Healing of Mucosal Surfaces
The cells of mucosa have very good regeneration and are normally being lost and replaced continuously, e.g. mucosa of alimentary tract, respiratory tract, urinary tract, uterine endometrium, etc. This occurs by proliferation from margins, migration, multilaye-ring and differentiation of epithelial cells in the same way as in the epidermal cells in healing of skin wounds.
Healing of Solid Epithelial Organs
Following gross tissue damage to organs like kidney, liver and thyroid, the replacement is by fibrous scar, e.g. in chronic pyelonephritis and cirrhosis of liver. However, in parenchymal cell damage with intact basement membrane or intact supporting stromal tissue, regeneration may occur. For example, in tubular necrosis of kidney with intact basement membrane, proliferation and slow migration of tubular epithelial cells may occur to form renal tubules; in viral hepatitis if part of the liver lobule is damaged with intact stromal network, proliferation of hepatocytes may result in restoration of liver lobule.
Cells as adaptable units. Cells are constantly exposed to changes in their environment. The conditions to which cells are exposed are subject to constant change as a result of normal physiological processes, and also because of changes in the external environment, including the effects of medical treatment. If cells were static and rigid systems, these changes in the cellular environment would profoundly affect function of tissues, but there are homeostatic mechanisms which allow cells and tissues to cope with such stresses. Cells adapt to acceptable changes in their environment by modifying metabolism or growth pattern.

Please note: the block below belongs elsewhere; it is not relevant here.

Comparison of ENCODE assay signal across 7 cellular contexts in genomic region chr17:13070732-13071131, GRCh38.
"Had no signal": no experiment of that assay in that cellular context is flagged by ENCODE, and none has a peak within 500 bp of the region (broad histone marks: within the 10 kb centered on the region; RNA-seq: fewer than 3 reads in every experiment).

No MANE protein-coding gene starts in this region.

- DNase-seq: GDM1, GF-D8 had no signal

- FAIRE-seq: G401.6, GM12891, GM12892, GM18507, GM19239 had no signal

To maintain normal function, cells have a physiological ability to adapt to acceptable environmental changes. Many of these modifications are physiological metabolic adaptations, and represent fine regulation of metabolic function at a biochemical level.
Other cell adaptations to environmental change are (physiological structural adaptations) caused by a change in the normal pattern of growth and accompanied by easily detectable structural changes.
The cell stress response to injury. Damaged cells produce proteins which protect them from damage. In response to some pathological stimuli, cells exhibit a series of metabolic changes known as the cell stress response, which is an important basic cellular mechanism that enables cells to survive environmental insults. Stressed cells turn down the genes coding for normal structural proteins (housekeeping genes) and show high levels of expression of genes coding for a set of proteins which have cell-organizing and protective functions (cell stress genes). Many of the cell stress proteins were originally described in response to experimental heat shock, hence a major group is termed the heat shock proteins (HSPs). The general terms «heat shock protein» and «cell stress protein» are synonymous. Cell stress proteins are vital for cell viability. The stress proteins are expressed at low levels in normal cells, where they have important roles, but levels increase following exposure to damaging stimuli. Their increased production in a cell
stress response provides the extra stress proteins needed in pathological conditions.
In certain cells which undergo chronic stress, permanent aggregates of abnormal cell constituents and ubiquitin form visible masses known as inclusion bodies within the cytoplasm. One example of this phenomenon is when liver cells are chronically exposed to alcohol and form masses of the intermediate filament cytokeratin and ubiquitin, visible as pink-stained inclusion bodies. These are eponymously termed Mallory's hyaline. Another example is the Lewy body in nerve cells. Production of the cell stress proteins following exposure to a damaging stimulus is a rapid response that minimizes cell damage and ensures cell viability. Cell stress proteins can only protect against certain levels of damage, with more severe stimuli leading to cell degeneration or death.
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